Then I read a transcript of an interview in which O’Donohue said, “It might be in ten years you meet someone who was at a talk you’d given and they say, ‘You’ve no idea what that talk did,’ and you get a little glimmer that in some life, something was altered. It’s very, very special when people’s hearts get touched. Some old blockage gets softened, or some feared threshold actually gets crossed. I think it’s in gentle, little nondescript ways that huge change happens. People get transformed. It’s quite amazing.” This has certainly been true for me regarding his talks and I trust it is the case for so many others whose hearts and souls and minds he touched.

John O’Donohue — gone before we were ready. Author of Anam Cara: soul friend, a book of Celtic Wisdom; Eternal Echoes: exploring our yearning to belong; Beauty: the invisible embrace, rediscovering the true sources of compassion, eternity, and hope; Echoes of Memory (poetry); Conamara (poetry); and Blessing the Space Between Us (a collection of his original blessings) also published as Benedictus in Great Britain — he has left us with a rich treasury of his teachings and an insatiable hunger for more.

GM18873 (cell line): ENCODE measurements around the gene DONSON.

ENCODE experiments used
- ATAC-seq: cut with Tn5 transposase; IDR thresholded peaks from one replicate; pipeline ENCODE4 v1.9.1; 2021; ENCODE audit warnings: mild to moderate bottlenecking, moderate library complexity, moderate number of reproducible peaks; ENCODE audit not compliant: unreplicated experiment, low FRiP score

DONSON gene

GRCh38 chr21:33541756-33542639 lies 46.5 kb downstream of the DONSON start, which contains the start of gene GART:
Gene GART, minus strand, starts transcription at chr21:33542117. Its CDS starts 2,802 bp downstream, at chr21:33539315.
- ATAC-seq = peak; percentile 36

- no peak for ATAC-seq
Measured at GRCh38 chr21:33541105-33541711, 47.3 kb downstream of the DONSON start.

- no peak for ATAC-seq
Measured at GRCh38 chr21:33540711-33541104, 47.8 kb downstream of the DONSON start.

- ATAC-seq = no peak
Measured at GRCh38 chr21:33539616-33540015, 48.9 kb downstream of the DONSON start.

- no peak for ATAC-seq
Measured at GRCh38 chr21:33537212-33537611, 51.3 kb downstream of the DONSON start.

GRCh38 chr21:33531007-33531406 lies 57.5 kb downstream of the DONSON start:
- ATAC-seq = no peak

Silver-blue rays sift through tall trees and sweep across emerald green grasses of my California hillsides. A hawk glides in beautiful symmetry. Elsewhere on this planet he loved so much, I envision golden shafts of sunlight sparkling upon freshly fallen snow. Everywhere the world sings out its beauty, hints of life’s eternal nature — as a giant of a man passes through this existence, leaving his legacy in the depths of our hearts — forever.

Thank you, John O’Donohue. May your journey be blessed with as much beauty and delight as you have brought to those of us who — for the time being — remain here on this beautiful earth, remembering you with lasting gratitude.

Anna Billings
January 2008